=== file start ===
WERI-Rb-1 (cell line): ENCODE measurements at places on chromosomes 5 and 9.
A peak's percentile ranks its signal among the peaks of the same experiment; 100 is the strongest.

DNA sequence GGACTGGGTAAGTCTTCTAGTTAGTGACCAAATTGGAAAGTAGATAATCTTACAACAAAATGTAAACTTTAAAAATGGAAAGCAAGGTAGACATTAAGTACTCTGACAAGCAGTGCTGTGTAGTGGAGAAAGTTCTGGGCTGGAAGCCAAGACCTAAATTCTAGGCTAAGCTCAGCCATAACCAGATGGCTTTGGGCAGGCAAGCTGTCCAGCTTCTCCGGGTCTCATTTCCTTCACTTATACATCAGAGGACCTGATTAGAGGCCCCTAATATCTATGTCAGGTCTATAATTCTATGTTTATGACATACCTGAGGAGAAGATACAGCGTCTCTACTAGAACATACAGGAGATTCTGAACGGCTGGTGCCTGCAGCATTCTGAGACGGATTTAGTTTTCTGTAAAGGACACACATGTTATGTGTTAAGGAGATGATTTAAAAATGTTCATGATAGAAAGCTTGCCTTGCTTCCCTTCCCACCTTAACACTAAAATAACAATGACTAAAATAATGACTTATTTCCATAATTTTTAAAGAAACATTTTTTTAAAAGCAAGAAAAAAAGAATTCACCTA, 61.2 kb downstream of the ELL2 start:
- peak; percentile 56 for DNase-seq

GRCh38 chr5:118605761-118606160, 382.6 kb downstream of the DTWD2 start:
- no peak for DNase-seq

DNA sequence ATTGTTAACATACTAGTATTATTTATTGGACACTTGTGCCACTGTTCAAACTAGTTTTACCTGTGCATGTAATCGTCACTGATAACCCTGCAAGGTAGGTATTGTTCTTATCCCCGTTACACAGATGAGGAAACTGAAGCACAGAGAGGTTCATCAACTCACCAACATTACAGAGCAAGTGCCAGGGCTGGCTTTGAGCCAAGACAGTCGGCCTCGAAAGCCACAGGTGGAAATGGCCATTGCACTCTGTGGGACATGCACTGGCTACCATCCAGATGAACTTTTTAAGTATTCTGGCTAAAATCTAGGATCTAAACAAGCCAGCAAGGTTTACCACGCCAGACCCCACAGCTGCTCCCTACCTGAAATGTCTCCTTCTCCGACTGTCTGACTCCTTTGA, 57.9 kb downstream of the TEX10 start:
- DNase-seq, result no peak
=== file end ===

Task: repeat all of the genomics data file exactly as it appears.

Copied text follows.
WERI-Rb-1 (cell line): ENCODE measurements at places on chromosomes 5 and 9.
A peak's percentile ranks its signal among the peaks of the same experiment; 100 is the strongest.

DNA sequence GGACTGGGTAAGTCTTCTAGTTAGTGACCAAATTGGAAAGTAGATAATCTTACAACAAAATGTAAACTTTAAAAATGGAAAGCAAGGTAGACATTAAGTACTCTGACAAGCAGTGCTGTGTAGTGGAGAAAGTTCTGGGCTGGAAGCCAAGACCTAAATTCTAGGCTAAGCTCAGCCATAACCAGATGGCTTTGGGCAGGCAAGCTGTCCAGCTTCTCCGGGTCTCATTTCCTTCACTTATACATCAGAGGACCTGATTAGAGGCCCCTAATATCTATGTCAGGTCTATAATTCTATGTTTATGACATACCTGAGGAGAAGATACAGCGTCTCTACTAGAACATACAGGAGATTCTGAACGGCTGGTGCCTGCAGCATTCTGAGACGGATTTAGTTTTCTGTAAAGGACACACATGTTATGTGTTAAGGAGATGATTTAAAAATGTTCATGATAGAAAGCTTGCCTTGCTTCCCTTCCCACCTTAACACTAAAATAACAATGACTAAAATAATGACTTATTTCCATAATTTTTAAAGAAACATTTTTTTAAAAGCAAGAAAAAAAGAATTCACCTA, 61.2 kb downstream of the ELL2 start:
- peak; percentile 56 for DNase-seq

GRCh38 chr5:118605761-118606160, 382.6 kb downstream of the DTWD2 start:
- no peak for DNase-seq

DNA sequence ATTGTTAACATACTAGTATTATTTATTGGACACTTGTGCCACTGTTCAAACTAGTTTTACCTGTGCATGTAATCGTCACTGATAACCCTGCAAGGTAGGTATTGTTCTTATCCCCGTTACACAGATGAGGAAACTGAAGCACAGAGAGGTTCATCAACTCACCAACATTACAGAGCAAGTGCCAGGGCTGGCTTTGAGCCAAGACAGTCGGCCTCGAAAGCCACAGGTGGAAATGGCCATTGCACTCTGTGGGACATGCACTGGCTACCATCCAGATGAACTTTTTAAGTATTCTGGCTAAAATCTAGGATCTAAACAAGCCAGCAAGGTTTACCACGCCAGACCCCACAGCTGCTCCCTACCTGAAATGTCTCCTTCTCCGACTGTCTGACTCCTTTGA, 57.9 kb downstream of the TEX10 start:
- DNase-seq, result no peak